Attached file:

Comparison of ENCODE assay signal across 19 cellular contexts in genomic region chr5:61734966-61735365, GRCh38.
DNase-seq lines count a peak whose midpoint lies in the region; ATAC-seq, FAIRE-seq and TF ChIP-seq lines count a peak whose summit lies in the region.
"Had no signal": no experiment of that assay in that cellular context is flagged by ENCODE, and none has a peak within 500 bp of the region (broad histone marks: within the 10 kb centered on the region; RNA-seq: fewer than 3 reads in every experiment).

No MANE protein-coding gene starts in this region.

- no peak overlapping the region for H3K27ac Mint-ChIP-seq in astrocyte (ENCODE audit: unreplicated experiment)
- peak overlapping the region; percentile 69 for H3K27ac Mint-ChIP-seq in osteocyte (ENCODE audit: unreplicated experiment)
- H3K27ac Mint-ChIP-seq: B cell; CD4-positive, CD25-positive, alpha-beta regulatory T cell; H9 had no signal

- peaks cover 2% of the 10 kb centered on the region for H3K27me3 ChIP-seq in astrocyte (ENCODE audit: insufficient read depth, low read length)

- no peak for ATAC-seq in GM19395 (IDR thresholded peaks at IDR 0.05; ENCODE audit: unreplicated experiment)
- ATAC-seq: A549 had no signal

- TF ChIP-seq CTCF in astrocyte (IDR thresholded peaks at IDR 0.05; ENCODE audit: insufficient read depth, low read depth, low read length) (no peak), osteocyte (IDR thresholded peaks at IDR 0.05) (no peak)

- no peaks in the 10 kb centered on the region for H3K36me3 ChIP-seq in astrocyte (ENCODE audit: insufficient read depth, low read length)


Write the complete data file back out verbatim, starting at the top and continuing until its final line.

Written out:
Comparison of ENCODE assay signal across 19 cellular contexts in genomic region chr5:61734966-61735365, GRCh38.
DNase-seq lines count a peak whose midpoint lies in the region; ATAC-seq, FAIRE-seq and TF ChIP-seq lines count a peak whose summit lies in the region.
"Had no signal": no experiment of that assay in that cellular context is flagged by ENCODE, and none has a peak within 500 bp of the region (broad histone marks: within the 10 kb centered on the region; RNA-seq: fewer than 3 reads in every experiment).

No MANE protein-coding gene starts in this region.

- no peak overlapping the region for H3K27ac Mint-ChIP-seq in astrocyte (ENCODE audit: unreplicated experiment)
- peak overlapping the region; percentile 69 for H3K27ac Mint-ChIP-seq in osteocyte (ENCODE audit: unreplicated experiment)
- H3K27ac Mint-ChIP-seq: B cell; CD4-positive, CD25-positive, alpha-beta regulatory T cell; H9 had no signal

- peaks cover 2% of the 10 kb centered on the region for H3K27me3 ChIP-seq in astrocyte (ENCODE audit: insufficient read depth, low read length)

- no peak for ATAC-seq in GM19395 (IDR thresholded peaks at IDR 0.05; ENCODE audit: unreplicated experiment)
- ATAC-seq: A549 had no signal

- TF ChIP-seq CTCF in astrocyte (IDR thresholded peaks at IDR 0.05; ENCODE audit: insufficient read depth, low read depth, low read length) (no peak), osteocyte (IDR thresholded peaks at IDR 0.05) (no peak)

- no peaks in the 10 kb centered on the region for H3K36me3 ChIP-seq in astrocyte (ENCODE audit: insufficient read depth, low read length)